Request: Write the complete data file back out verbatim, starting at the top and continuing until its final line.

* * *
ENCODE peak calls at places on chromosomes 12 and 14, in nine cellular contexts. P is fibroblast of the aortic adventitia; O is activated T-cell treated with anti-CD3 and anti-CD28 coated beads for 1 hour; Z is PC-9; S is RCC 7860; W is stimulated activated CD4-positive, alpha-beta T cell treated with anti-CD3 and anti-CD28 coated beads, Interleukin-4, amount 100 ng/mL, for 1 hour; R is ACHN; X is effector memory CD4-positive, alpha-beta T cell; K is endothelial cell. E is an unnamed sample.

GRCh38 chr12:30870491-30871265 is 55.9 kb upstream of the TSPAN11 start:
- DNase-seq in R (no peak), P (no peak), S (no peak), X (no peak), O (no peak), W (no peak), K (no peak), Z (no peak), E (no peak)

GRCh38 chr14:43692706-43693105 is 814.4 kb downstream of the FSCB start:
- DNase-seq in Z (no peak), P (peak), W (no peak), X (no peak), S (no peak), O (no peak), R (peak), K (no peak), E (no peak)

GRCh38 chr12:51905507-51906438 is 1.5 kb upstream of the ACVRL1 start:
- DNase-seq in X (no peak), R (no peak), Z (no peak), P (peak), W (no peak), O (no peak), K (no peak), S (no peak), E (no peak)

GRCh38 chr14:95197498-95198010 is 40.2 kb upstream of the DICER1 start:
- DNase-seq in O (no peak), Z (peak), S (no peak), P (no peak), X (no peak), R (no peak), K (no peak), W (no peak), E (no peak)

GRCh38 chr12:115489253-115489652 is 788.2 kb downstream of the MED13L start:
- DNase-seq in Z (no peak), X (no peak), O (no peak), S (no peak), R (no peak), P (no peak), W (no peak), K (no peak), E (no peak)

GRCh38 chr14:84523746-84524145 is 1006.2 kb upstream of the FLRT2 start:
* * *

ENCODE peak calls at places on chromosomes 12 and 14, in nine cellular contexts. P is fibroblast of the aortic adventitia; O is activated T-cell treated with anti-CD3 and anti-CD28 coated beads for 1 hour; Z is PC-9; S is RCC 7860; W is stimulated activated CD4-positive, alpha-beta T cell treated with anti-CD3 and anti-CD28 coated beads, Interleukin-4, amount 100 ng/mL, for 1 hour; R is ACHN; X is effector memory CD4-positive, alpha-beta T cell; K is endothelial cell. E is an unnamed sample.

GRCh38 chr12:30870491-30871265 is 55.9 kb upstream of the TSPAN11 start:
- DNase-seq in R (no peak), P (no peak), S (no peak), X (no peak), O (no peak), W (no peak), K (no peak), Z (no peak), E (no peak)

GRCh38 chr14:43692706-43693105 is 814.4 kb downstream of the FSCB start:
- DNase-seq in Z (no peak), P (peak), W (no peak), X (no peak), S (no peak), O (no peak), R (peak), K (no peak), E (no peak)

GRCh38 chr12:51905507-51906438 is 1.5 kb upstream of the ACVRL1 start:
- DNase-seq in X (no peak), R (no peak), Z (no peak), P (peak), W (no peak), O (no peak), K (no peak), S (no peak), E (no peak)

GRCh38 chr14:95197498-95198010 is 40.2 kb upstream of the DICER1 start:
- DNase-seq in O (no peak), Z (peak), S (no peak), P (no peak), X (no peak), R (no peak), K (no peak), W (no peak), E (no peak)

GRCh38 chr12:115489253-115489652 is 788.2 kb downstream of the MED13L start:
- DNase-seq in Z (no peak), X (no peak), O (no peak), S (no peak), R (no peak), P (no peak), W (no peak), K (no peak), E (no peak)

GRCh38 chr14:84523746-84524145 is 1006.2 kb upstream of the FLRT2 start: